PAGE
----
Having talked you through the eight cheapest and easiest ways to clean your records by hand, Paul Rigby tackles the high-grade alternative; record cleaning machines. But a word of warning from the off: spotless vinyl may not come cheap, but nor does replacing priceless rarities.
Words: Paul Rigby
If you love vinyl and you have the cash, the only way to properly clean your records is with a record cleaning machine.
Yet the world of the record cleaning machine (RCM) can be a confusing place. This is a scene where weird and the wacky technologies thrive and where the current choice of RCMs is wide enough to confuse even the most experienced music fan.
What exactly is a RCM, though? If I was to reduce the good and the bad RCMs and the myriad methods of cleaning those grooves into a (very) general sentence then it would be something like this: It’s an electrically powered, dumb record player whose arm doesn’t play your record but, instead, moves across the rotating record’s surface, sucking up dirt.
This is the main difference between manual cleaning and the RCM. Whereas manual cleaning shifts muck around your LP and hopefully removes enough to make a difference, there is the probability that it will not remove all of it. How much depends partly on you and your chosen manual cleaning method. More proactive manual cleaners (i.e. alcohol-based) also threaten to damage the vinyl itself. The RCM can actually suck dirt from your record’s grooves, taking it off the record and entirely away from the area while doing so in a gentle manner.
RCMs are best for cleaning your records but, remember, they are not miracle workers. If you clean a record from a charity shop, for example, a RCM will not magically fix groove damage, scratches or dents. Also, there may be grime baked onto the grooves after years of residence which nothing short of a hammer and chisel would shift. When buying a RCM, always retain a measure of realism about its capabilities. That said, even for a disaster area of a charity shop find, you are still going to improve the sound quality immeasurably with a RCM.
As you might expect, there are low cost RCMs and there are more expensive models. Below, I’ve tried to present a broad overview to cover most budgets.
A good quality RCM that is solid, performs well and offers great value for money. Instead of putting the record on a platter, you clamp it to an enlarged spindle which reduces contamination on the non-cleaning side of the record. The RCM also arrives with a hinged dust lid. You can buy this RCM as a ready to go item or in kit form at a reduced price. The motor is noisy, though.
Available in black or white with an optional dust cover, it arrives with a platter with a reversible direction initiated a touch of a button (this is a standard feature on most RCMs, though). Unlike some RCMs, it features an aluminium chassis and offers vacuum cleaning tubes specifically for 10” and 7” records.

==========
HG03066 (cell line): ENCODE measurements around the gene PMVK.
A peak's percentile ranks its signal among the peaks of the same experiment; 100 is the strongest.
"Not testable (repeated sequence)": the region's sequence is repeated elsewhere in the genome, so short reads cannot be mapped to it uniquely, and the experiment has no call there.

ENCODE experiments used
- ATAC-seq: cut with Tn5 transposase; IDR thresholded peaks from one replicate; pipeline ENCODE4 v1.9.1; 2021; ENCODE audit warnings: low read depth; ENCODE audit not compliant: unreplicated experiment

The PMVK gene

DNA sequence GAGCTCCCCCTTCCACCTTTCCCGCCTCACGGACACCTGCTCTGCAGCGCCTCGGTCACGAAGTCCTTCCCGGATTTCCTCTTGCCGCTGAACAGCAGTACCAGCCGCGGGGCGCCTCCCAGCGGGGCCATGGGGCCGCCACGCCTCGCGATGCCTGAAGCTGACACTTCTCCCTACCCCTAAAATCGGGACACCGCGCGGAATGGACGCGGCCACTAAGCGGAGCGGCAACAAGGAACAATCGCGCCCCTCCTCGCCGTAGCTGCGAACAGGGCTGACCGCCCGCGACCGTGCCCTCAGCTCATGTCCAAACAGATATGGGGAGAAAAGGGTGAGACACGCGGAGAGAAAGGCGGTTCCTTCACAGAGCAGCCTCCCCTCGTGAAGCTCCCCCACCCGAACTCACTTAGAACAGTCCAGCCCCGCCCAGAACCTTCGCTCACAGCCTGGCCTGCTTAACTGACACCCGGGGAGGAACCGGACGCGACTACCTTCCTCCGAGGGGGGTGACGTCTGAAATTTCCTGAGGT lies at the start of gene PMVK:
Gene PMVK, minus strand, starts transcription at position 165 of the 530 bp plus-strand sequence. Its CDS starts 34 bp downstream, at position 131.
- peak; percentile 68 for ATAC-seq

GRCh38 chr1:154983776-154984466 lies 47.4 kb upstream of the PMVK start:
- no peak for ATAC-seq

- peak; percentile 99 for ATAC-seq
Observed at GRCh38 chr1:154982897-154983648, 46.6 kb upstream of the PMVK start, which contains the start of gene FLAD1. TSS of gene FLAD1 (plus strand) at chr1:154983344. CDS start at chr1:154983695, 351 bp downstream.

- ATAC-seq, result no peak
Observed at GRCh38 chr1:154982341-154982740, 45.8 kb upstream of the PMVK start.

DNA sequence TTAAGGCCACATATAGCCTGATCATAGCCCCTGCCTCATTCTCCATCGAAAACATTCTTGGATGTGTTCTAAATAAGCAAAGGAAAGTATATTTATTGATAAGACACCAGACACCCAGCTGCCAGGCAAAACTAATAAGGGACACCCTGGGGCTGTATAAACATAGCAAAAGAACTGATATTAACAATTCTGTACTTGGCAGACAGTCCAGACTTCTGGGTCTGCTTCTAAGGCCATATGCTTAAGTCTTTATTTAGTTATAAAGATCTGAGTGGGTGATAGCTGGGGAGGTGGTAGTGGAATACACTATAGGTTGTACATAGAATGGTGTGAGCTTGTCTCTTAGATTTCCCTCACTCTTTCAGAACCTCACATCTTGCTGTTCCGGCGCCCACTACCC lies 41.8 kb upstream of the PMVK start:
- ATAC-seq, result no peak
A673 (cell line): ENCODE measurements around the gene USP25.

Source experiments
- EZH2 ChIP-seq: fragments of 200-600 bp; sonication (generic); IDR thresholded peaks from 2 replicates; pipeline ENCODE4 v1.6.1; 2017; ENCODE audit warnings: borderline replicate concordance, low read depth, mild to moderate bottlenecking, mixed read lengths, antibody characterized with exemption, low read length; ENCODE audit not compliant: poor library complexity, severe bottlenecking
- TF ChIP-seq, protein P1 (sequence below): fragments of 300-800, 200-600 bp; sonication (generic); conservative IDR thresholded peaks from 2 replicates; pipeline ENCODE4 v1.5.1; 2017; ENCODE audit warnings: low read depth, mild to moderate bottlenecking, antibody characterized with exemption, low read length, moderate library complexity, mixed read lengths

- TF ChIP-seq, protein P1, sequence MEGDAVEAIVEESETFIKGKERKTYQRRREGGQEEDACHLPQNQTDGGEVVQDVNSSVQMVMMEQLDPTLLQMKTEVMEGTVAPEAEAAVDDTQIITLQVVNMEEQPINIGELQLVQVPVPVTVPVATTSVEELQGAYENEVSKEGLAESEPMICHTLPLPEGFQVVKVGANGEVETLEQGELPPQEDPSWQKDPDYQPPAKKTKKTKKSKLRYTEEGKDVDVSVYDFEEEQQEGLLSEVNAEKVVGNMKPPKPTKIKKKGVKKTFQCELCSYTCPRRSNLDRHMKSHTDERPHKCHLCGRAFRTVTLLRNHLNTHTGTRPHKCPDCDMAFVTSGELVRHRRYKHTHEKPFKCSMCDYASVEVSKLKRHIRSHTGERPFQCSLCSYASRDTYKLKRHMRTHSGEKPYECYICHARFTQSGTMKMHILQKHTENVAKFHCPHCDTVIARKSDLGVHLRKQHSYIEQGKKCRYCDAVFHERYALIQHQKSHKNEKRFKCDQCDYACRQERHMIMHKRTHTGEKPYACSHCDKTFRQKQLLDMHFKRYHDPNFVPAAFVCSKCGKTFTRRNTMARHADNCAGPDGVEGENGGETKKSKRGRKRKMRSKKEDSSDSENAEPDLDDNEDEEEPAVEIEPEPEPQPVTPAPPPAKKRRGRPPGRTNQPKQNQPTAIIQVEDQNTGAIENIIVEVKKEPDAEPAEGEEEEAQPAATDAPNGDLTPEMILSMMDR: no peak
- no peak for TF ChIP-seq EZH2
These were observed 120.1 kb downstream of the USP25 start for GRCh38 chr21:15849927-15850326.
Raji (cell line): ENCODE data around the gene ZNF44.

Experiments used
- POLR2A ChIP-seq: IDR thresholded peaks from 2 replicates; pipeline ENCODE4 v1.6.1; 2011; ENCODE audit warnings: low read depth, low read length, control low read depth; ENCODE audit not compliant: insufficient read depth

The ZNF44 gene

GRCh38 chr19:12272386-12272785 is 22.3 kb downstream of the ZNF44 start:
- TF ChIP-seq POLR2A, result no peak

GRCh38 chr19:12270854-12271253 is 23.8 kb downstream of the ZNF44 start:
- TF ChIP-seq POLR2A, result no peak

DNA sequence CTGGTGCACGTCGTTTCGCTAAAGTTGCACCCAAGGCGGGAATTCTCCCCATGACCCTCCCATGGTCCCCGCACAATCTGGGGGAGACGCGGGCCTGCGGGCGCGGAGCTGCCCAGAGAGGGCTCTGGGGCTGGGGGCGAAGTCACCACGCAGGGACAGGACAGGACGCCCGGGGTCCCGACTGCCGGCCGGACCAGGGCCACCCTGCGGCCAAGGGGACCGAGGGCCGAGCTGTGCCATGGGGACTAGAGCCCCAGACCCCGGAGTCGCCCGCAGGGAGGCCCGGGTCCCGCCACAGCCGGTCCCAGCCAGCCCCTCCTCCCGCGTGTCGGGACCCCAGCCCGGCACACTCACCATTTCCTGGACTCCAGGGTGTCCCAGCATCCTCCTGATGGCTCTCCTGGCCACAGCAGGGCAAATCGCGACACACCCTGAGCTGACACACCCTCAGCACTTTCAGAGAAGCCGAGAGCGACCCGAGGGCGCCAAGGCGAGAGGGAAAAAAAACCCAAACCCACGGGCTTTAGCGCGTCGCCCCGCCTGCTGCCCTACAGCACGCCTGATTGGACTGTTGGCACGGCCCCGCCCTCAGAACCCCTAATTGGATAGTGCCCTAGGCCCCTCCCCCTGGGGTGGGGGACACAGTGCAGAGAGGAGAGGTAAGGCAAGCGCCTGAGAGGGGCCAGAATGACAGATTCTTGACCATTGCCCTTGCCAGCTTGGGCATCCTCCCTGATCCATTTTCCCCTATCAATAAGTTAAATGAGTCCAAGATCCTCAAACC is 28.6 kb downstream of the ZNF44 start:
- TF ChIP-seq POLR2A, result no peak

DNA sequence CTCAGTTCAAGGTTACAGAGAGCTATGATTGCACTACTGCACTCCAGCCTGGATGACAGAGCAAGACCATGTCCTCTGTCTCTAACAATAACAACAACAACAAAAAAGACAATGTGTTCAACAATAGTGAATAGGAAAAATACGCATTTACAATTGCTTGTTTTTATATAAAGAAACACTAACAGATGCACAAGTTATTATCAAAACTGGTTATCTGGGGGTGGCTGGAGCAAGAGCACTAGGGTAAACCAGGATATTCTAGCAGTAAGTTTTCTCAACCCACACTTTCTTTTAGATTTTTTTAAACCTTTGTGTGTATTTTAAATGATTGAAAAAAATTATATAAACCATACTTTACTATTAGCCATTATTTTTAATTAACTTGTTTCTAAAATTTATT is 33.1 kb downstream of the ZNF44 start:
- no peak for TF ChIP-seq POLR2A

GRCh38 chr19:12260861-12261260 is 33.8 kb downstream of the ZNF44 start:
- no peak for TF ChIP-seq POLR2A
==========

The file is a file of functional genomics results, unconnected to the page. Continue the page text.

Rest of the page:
This is the cheapest of a large range of Nitty Gritty RCMs. As you can see, it’s a compact design that is ideal for people with space issues and it can easily be stored when not in use. It uses the spindle puck system rather than a platter to rest your records upon to reduce dirt recontamination. Includes a storage area for liquid and tools.
A long standing enclosed design with a 30 year history, the VPI offers a high torque motor, heavy duty parts, self-aligning vacuum tube and a powerful suction motor while the internal fluid collection system is made from stainless steel. Also includes a built-in dust cover that closes flush with the top of the chassis, useful to maximise space.
This RCM performs calmly and quietly and comes with an optional exhaust fan to prevent overheating. It cleans both sides of the record without flipping it over. It includes a single switch operation with many automatic features including a fluid dispensing system.
The rather swish looking, robust chassis covers the motor which has been damped to reduce noise. Often, lower cost RCMs can be horribly noisy – you feel that you’re sitting next to a hoover running at full blast. Not here. Also, the motor switch allows you to change platter direction while you clean or vacuum in one direction and then in another.
This is the basic model. More expensive units feature more powerful and quieter motors, improved chassis types and so on. Based on the system created by Percy Wilson, the then Technical Editor of Gramaphone magazine, in 1964, this is arguably the best RCM in the world. Using a quiet, medical-quality, motor the Loricraft’s metal arm uses a renewable cotton-like material to act as a spacer between the record surface and arm which means that the arm never touches the record. The upshot is no static electricity build-up or dirt recontamination. A superb design.
Uses cavitation bubbles to clean your record: the same system used to clean circuit boards and surgical instruments. That is, high-frequency pressure waves generated by ultrasonic transducers agitating the liquid inside produces tiny cavitation bubbles, pushing them into the nooks and crannies of the groove walls and valleys of your records and agitating like hell. The force exerted on the vinyl by this cavitation bubble-action dislodges and removes dirt and debris that standard cleaning brushes just can’t reach. Does it work? Oh yes.